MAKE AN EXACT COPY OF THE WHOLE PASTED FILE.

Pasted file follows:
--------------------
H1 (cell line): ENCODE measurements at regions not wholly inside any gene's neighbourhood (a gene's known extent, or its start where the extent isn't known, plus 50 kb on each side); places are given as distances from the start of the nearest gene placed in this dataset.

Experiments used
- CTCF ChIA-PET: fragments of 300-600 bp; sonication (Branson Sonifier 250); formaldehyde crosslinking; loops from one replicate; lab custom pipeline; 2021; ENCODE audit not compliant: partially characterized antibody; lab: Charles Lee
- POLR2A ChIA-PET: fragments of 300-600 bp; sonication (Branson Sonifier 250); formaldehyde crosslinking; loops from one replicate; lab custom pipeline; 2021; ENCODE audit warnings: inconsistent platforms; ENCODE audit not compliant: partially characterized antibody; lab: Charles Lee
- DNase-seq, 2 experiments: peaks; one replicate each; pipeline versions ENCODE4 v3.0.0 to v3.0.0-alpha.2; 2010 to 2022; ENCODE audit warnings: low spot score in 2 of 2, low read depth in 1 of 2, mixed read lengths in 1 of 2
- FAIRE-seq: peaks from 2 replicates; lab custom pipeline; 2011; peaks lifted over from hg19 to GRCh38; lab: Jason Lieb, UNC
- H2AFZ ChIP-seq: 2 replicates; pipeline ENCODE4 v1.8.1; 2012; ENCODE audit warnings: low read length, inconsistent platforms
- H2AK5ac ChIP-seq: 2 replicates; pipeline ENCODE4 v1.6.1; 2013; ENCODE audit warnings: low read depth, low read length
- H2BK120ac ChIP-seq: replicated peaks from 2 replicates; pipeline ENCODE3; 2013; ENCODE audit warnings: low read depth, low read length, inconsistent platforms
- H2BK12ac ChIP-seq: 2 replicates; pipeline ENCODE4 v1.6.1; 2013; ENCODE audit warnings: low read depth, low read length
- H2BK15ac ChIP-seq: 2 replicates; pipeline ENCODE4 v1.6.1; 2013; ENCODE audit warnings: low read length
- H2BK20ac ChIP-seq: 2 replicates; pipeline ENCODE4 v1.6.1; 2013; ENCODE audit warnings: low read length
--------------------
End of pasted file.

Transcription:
H1 (cell line): ENCODE measurements at regions not wholly inside any gene's neighbourhood (a gene's known extent, or its start where the extent isn't known, plus 50 kb on each side); places are given as distances from the start of the nearest gene placed in this dataset.

Experiments used
- CTCF ChIA-PET: fragments of 300-600 bp; sonication (Branson Sonifier 250); formaldehyde crosslinking; loops from one replicate; lab custom pipeline; 2021; ENCODE audit not compliant: partially characterized antibody; lab: Charles Lee
- POLR2A ChIA-PET: fragments of 300-600 bp; sonication (Branson Sonifier 250); formaldehyde crosslinking; loops from one replicate; lab custom pipeline; 2021; ENCODE audit warnings: inconsistent platforms; ENCODE audit not compliant: partially characterized antibody; lab: Charles Lee
- DNase-seq, 2 experiments: peaks; one replicate each; pipeline versions ENCODE4 v3.0.0 to v3.0.0-alpha.2; 2010 to 2022; ENCODE audit warnings: low spot score in 2 of 2, low read depth in 1 of 2, mixed read lengths in 1 of 2
- FAIRE-seq: peaks from 2 replicates; lab custom pipeline; 2011; peaks lifted over from hg19 to GRCh38; lab: Jason Lieb, UNC
- H2AFZ ChIP-seq: 2 replicates; pipeline ENCODE4 v1.8.1; 2012; ENCODE audit warnings: low read length, inconsistent platforms
- H2AK5ac ChIP-seq: 2 replicates; pipeline ENCODE4 v1.6.1; 2013; ENCODE audit warnings: low read depth, low read length
- H2BK120ac ChIP-seq: replicated peaks from 2 replicates; pipeline ENCODE3; 2013; ENCODE audit warnings: low read depth, low read length, inconsistent platforms
- H2BK12ac ChIP-seq: 2 replicates; pipeline ENCODE4 v1.6.1; 2013; ENCODE audit warnings: low read depth, low read length
- H2BK15ac ChIP-seq: 2 replicates; pipeline ENCODE4 v1.6.1; 2013; ENCODE audit warnings: low read length
- H2BK20ac ChIP-seq: 2 replicates; pipeline ENCODE4 v1.6.1; 2013; ENCODE audit warnings: low read length